Catastrophic Consensus: A Dissent from Spengler and Mead
I think revolution in Iran was possible, and that vigorous support from us would have greatly increased the odds for success (indeed, I think we could and should do it now). If that had happened, the whole world would have changed dramatically. Terrorists, from al Qaida to Hezbollah--Sunnis and Shi'ites--would have been gravely, perhaps fatally, weakened. The appeal of radical Islam would have diminished, and therefore the Muslim Brotherhood would have been less likely to topple Mubarak.
I also think that the anti-radical forces in Egypt, Tunisia, Libya and elsewhere could have been more effective with American political, economic and technological support. Condoleezza Rice gave a couple of excellent speeches along these lines, but action was pathetic. Hillary also gave a few speeches, often pretending that we really were supporting pro-democracy groups (but she couldn't talk about it, you know). There was no there there.
So nothing was set in stone. We could have acted, but we didn't, and when we did, our actions were either misguided or inadequate. Syria is a fine case in point. It may well be that, had we acted promptly to support the defectors from Assad's army--the breakaway "Free Syrian Army"--along with the Syrian and Iraqi Kurds, the Baathist regime would have fallen, and we would have been in a strong position in Damascus. Instead, Obama dithered, permitting the jihadis to organize themselves, infiltrate the FSA, and strengthen the iron fists of Iran and Russia.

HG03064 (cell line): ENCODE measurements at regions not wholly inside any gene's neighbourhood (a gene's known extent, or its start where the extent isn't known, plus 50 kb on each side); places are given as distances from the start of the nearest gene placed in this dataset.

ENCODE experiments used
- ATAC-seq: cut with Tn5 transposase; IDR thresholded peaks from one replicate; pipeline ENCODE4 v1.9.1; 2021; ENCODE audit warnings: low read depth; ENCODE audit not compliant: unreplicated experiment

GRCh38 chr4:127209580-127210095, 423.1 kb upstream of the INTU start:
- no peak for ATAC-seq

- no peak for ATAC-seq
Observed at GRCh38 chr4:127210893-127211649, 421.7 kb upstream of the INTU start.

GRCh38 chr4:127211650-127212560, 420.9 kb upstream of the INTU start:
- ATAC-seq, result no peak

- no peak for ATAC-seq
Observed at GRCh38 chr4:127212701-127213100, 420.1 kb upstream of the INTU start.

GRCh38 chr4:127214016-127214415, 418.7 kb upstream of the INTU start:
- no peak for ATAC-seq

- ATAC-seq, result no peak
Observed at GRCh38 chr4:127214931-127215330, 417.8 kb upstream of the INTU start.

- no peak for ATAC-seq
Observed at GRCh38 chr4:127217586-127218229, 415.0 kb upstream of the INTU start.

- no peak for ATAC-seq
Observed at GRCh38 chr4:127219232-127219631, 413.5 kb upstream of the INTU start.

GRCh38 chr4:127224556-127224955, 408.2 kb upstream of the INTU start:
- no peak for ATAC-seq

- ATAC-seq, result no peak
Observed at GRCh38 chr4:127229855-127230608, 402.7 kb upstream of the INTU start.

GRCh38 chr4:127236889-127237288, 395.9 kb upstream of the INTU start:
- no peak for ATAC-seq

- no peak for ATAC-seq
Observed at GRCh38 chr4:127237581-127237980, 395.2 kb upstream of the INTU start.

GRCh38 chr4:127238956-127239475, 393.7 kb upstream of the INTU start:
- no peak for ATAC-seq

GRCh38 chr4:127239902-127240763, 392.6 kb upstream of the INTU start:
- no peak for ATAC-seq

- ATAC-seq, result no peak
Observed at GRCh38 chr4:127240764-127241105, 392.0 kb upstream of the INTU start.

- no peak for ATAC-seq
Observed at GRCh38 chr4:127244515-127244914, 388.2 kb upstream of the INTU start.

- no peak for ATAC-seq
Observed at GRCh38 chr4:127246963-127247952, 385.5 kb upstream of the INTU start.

Could we not have done better? Maybe not, but we didn't try, not because of misguided romanticism about Arabs, and not only because of a refusal to see Islamic radicalism as the terrible force it is. It's much worse than that, in fact. In Syria, as elsewhere, a large war is being waged, and the United States is the ultimate target. It's not just the jihadis, Russians and ayatollahs. It includes the Chinese, the Venezuelans, the Qataris, a large chunk of the Saudis, along with Bolivians, Ecuadorians and Nicaraguans. Most of our pundits and policy makers never acknowledge this global conflict, and the Obama administration is slashing our military and paramilitary capabilities instead of designing and conducting a winning strategy.
There is no escape from this war. Our enemies believe they are winning, and will not back off. As Mead rightly insists, we should try to learn from history, and we'd do well to start by acknowledging that there are real enemies out there, that we have to protect ourselves, and that support for democratic revolution is one very effective weapon against them.